CINCINNATI — Two Cincinnati-area men are facing federal charges after illegally flying drones over professional sporting events.
A grand jury has indicted Dailon Dabney,24, of Cincinnati, and Travis Lenhoff, 38, of Northern Kentucky, for two separate drone-related felonies.
Dabney allegedly flew a drone into Paul Brown Stadium during the NFL playoff game on January 15.
The drown hovered over the players and part of the stadium crowd. It’s alleged that Dabney recorded the flight and posted the video on YouTube and other social sites.
Lenhoff is accused of flying his drown into restricted air space near Great American Ballpark on opening day for the Cincinnati Red on April 12.
“This is a growing problem that poses a direct risk to the players and the individuals in the stands,” said U.S. Attorney Kenneth L. Parker. “Even if the operator does not have an intent to harm, the operator could easily lose control and injure someone. Moreover, the sight of a drone flying overhead could lead to a panic in the crowd. If you attend these events like Reds games and Bengals games – leave the drones at home.”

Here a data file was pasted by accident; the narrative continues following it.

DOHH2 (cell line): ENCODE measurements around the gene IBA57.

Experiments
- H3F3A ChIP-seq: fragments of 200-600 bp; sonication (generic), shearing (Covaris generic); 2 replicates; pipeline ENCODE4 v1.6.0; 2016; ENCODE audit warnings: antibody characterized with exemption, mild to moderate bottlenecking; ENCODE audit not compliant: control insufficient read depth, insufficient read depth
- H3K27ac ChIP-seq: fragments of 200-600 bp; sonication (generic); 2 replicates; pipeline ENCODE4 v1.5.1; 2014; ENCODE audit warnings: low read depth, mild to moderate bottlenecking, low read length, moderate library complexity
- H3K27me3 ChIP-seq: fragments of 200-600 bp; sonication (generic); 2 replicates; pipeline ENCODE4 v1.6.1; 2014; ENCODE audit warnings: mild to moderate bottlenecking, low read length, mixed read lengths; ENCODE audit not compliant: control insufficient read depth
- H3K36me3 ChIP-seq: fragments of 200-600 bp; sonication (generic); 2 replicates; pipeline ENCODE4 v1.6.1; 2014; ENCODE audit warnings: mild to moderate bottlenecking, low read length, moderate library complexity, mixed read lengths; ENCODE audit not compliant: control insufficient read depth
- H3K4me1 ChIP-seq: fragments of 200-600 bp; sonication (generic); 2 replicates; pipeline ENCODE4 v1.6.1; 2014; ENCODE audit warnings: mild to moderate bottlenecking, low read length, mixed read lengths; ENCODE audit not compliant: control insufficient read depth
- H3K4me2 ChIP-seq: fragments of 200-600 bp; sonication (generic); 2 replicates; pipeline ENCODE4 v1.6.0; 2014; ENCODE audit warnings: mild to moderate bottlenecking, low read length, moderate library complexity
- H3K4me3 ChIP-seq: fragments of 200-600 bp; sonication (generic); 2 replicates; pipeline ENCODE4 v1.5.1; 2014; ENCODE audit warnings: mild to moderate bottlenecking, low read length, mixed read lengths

All drones that weigh over .55 pounds and less than 55 pounds must be registered with the Federal Aviation Administration (FAA).
Both Dabney’s and Lanhoff’s drones are not registered with the FAA. In addition, the two do not have remote pilot certifications.
The defendants face up to three years in prison if convicted of operating an unregistered drone. Dabney is also charged with violating a temporary flight restriction which is punishable by up to one year in prison.
“Flying a drone over a stadium full of fans is dangerous and illegal without the proper FAA training, licensing, and approved flight plan,” stated FBI Cincinnati Special Agent in Charge J. William Rivers. “We will continue to work with the FAA and local police to investigate these incidents when proper FAA protocols and procedures are not followed.”
Until proven guilty by a court of law, defendants are presumed innocent based on the allegations contained in their indictments. Until proven guilty by a court of law, defendants are presumed innocent based on the allegations contained in their indictments.
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